Not being heard

Key Point
  • Section 7 of the Disability Discrimination Act prescribes that discrimination can exist if a person is treated less favourably than another person whose associate does not have a disability.

A recent decision of the Federal Court of Australia determined the primary judge denied the appellant procedural fairness and allowed an appeal after considering the primary judge was wrong to dismiss a matter. The primary judge concluded there was an abuse of process in the appellant’s claim and she had been discriminated against after being denied the presence of a sign language interpreter to assist her husband with communication during the birth of their child.

In the matter of Hinton v Alpha Westmead Private Hospital [2016] FCAFC 107 the court considered the primary judge’s decision to dismiss the application on the grounds that it did not have reasonable prospects of success and constituted an abuse of process.

The appeal arose following a complaint of disability discrimination to the Australian Human Rights Commission.  In the initial complaint the applicant alleged the respondent private hospital discriminated against her and her husband pursuant to section 46PO of the Australian Human Rights Commission Act 1986 for refusing to provide a sign language interpreting service for the applicant’s husband who is deaf, to be present during the birth of the couple’s baby.  The applicant alleged that she had been discriminated against because of her association with a person with a disability, that is her husband.

In submissions, it was argued on behalf of the applicant that services provided by the hospital were in fact to both the appellant and her husband. Further, and in the alternative, the husband could be joined as a party to the application. Ultimately it was argued that, section 7 of the Disability Discrimination Act applies given that the applicant was an associate of her husband, who had a disability and was denied interpreter services in circumstances where this would enable effective communication between hospital staff if for example, complications arose during the delivery. It was also argued that in not arranging for an Auslan interpreter, the hospital did not endeavour to make what would have been a reasonable adjustment in accordance with section 5(2) of the Disability Discrimination Act. Therefore the hospital in its failure resulted in the applicant and her husband being treated less favourably than a person without disability.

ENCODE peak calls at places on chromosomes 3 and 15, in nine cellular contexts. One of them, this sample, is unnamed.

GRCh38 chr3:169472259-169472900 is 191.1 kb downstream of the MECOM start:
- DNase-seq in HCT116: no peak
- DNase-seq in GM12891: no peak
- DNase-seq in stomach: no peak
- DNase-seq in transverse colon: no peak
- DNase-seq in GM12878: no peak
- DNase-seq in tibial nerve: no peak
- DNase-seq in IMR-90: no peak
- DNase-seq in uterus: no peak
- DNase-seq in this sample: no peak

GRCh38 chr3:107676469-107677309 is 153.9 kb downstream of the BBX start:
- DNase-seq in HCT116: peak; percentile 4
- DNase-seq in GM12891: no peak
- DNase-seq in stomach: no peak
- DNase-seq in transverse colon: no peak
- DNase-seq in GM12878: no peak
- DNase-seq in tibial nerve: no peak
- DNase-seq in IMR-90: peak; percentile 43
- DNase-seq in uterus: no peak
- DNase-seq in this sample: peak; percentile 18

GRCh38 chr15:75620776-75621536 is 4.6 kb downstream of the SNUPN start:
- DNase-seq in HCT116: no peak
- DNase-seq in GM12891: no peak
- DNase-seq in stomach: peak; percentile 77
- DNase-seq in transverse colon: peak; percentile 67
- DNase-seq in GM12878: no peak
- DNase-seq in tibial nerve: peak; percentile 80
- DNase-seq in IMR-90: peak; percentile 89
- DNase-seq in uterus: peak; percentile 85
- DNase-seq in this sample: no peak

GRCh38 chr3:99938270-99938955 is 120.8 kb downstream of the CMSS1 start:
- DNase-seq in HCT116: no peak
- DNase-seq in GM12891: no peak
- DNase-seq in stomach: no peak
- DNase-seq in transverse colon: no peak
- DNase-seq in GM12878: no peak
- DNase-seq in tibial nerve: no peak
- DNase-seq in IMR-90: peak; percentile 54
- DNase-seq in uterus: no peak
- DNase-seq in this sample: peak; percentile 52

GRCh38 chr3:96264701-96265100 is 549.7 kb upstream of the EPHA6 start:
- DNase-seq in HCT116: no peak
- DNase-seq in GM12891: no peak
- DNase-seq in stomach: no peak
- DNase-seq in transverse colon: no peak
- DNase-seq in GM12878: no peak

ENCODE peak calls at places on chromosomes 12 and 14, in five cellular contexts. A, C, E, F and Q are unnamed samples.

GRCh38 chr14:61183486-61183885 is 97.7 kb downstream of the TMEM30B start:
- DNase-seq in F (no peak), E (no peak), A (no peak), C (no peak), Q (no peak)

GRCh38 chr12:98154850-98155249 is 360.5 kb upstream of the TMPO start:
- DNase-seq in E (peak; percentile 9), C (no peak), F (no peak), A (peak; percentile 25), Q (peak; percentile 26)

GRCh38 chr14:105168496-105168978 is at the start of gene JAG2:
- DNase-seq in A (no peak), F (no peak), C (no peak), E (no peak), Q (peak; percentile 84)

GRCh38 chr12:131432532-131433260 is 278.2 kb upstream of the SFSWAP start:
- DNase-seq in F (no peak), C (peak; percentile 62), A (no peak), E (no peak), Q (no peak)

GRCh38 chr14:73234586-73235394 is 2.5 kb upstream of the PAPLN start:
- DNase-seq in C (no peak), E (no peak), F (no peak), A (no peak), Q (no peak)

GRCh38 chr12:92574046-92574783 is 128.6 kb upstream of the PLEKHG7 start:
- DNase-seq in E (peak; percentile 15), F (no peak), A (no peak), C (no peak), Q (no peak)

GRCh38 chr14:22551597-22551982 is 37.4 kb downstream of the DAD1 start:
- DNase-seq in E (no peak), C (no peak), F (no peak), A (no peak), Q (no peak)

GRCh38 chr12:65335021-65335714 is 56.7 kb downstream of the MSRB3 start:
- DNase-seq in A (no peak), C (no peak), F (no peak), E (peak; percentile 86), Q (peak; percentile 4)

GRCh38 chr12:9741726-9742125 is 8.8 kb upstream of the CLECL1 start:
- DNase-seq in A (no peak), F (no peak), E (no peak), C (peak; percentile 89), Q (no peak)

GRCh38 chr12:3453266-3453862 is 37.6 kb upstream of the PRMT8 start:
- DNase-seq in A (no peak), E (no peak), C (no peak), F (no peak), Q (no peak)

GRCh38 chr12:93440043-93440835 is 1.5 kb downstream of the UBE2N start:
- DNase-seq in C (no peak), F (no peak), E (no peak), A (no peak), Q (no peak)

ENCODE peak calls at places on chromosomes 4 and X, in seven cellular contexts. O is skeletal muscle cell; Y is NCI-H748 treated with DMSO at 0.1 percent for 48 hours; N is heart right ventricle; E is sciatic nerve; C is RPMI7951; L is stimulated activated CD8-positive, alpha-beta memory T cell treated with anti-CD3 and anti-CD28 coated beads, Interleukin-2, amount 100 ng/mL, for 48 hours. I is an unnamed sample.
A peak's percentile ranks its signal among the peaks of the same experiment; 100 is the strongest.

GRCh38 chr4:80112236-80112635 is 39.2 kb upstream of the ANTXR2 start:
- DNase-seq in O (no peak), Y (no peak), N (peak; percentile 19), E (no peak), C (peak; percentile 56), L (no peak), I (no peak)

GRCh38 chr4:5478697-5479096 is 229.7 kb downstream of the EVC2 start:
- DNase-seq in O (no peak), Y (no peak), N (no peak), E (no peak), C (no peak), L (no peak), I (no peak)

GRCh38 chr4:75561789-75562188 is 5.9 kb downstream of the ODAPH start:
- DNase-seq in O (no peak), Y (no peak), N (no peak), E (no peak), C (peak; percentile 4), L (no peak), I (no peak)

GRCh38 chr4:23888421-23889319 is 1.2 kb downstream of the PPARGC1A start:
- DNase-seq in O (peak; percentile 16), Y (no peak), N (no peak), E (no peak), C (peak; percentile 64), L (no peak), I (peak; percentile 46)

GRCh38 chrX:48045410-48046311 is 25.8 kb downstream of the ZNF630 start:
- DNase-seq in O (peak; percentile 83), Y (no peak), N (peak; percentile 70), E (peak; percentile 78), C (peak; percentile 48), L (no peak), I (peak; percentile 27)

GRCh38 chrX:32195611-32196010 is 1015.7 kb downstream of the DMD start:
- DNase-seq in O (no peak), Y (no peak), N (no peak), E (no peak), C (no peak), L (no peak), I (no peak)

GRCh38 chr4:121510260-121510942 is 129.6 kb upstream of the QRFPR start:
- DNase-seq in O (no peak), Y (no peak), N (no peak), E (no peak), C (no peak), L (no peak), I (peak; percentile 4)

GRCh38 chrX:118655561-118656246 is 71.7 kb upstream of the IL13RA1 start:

Despite the submissions the primary judge concluded the hospital was not providing any services to the applicant’s husband.

The primary judge noted that the applicant did not end up delivering her baby at the respondent private hospital and therefore he failed to understand why the application was being made given the applicant delivered at another hospital which did make arrangements for the presence of a sign language interpreter at the birth.  Remarkably, his Honour made comment that “the applicant’s demand for free Auslan interpreting services… is at best a misplaced belief of entitlement that does not give rise to any arguable case of unlawful discrimination”.  Furthermore, in considering the applicant’s submissions that it may/would be necessary for medical and nursing staff to communicate with her husband during the birth in the event that complications arose, (this being the basis for the need of an interpreting service), he claimed this essentially gives rise to an argument that service providers would be required to provide an interpreter anywhere the applicant and her husband went.

In a judgment delivered by Collier, Jagot and Perry JJ it was held the primary judge’s decision that the application constituted an abuse of power was wrong. The court concluded that services provided to the applicant included a service to the husband to enable him to play a part in the birth and importantly partake in decision making about treatment in the event that this is necessary and in particular if the applicant is unable to do so herself.  The court concluded that communication with the husband was part and parcel of a service that was provided to the applicant.  In any event, the court held that section 7 of the Disability Discrimination Act applied and that it was open to be argued that the applicant was treated less favourably than a person whose associate did not have a disability.

The appeal was allowed and an order was made that the application be readmitted to another judge of the Federal Circuit Court of Australia for determination.

Post by Violet Stojkova

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